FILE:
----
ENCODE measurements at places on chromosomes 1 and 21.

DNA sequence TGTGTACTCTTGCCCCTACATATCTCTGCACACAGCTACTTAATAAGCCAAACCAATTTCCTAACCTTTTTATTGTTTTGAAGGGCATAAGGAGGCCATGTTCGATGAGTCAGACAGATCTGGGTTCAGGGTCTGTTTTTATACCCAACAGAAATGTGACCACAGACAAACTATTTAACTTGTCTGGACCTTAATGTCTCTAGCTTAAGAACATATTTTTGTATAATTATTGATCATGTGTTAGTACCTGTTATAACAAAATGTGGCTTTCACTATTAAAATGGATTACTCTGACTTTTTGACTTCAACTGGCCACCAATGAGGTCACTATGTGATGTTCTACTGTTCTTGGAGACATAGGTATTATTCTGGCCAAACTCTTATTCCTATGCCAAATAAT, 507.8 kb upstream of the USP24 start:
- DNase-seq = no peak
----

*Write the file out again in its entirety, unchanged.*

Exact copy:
ENCODE measurements at places on chromosomes 1 and 21.

DNA sequence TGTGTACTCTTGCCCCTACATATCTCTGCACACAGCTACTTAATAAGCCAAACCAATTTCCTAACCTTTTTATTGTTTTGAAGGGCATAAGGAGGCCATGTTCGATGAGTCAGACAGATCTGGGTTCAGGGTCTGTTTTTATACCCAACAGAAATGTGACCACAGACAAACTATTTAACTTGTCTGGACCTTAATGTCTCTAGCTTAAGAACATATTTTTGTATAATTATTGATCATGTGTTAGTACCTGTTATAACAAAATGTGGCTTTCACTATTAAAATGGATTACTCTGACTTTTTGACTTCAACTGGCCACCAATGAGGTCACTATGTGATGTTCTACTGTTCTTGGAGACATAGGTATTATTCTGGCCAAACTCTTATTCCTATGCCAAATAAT, 507.8 kb upstream of the USP24 start:
- DNase-seq = no peak